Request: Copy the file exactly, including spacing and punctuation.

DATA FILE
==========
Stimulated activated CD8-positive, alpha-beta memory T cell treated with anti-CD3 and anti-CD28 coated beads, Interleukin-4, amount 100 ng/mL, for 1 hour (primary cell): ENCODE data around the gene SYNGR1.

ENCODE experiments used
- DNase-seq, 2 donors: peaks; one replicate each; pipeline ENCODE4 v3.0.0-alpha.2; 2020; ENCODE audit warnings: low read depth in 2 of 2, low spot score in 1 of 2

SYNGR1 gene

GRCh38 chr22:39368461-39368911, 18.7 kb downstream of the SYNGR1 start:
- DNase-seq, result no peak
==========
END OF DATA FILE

Stimulated activated CD8-positive, alpha-beta memory T cell treated with anti-CD3 and anti-CD28 coated beads, Interleukin-4, amount 100 ng/mL, for 1 hour (primary cell): ENCODE data around the gene SYNGR1.

ENCODE experiments used
- DNase-seq, 2 donors: peaks; one replicate each; pipeline ENCODE4 v3.0.0-alpha.2; 2020; ENCODE audit warnings: low read depth in 2 of 2, low spot score in 1 of 2

SYNGR1 gene

GRCh38 chr22:39368461-39368911, 18.7 kb downstream of the SYNGR1 start:
- DNase-seq, result no peak